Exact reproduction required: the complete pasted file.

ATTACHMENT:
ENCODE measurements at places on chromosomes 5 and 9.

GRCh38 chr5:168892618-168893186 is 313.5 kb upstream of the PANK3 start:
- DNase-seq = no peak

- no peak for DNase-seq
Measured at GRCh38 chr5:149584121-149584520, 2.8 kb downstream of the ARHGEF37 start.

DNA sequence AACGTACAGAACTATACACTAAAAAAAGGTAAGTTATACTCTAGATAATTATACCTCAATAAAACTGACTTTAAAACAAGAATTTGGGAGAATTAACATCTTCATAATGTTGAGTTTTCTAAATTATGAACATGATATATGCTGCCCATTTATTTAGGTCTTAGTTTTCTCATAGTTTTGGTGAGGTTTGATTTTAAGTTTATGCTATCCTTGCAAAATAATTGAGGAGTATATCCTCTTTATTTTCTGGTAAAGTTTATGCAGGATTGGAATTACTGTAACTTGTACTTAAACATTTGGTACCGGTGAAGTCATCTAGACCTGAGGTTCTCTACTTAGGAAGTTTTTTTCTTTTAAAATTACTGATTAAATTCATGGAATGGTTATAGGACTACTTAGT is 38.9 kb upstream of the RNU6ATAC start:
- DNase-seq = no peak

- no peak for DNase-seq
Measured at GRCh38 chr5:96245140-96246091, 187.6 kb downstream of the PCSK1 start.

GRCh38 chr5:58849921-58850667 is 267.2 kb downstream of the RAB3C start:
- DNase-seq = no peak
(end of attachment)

ENCODE measurements at places on chromosomes 5 and 9.

GRCh38 chr5:168892618-168893186 is 313.5 kb upstream of the PANK3 start:
- DNase-seq = no peak

- no peak for DNase-seq
Measured at GRCh38 chr5:149584121-149584520, 2.8 kb downstream of the ARHGEF37 start.

DNA sequence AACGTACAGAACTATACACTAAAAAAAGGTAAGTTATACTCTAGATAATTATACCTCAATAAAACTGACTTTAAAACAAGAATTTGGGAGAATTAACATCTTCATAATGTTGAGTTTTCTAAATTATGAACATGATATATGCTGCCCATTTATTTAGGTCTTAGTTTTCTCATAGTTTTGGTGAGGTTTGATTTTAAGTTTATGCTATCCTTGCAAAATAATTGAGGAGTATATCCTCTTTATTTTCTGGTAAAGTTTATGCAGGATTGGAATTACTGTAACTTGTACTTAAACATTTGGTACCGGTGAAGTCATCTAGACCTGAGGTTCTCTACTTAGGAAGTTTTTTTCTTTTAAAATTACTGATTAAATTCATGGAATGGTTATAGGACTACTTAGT is 38.9 kb upstream of the RNU6ATAC start:
- DNase-seq = no peak

- no peak for DNase-seq
Measured at GRCh38 chr5:96245140-96246091, 187.6 kb downstream of the PCSK1 start.

GRCh38 chr5:58849921-58850667 is 267.2 kb downstream of the RAB3C start:
- DNase-seq = no peak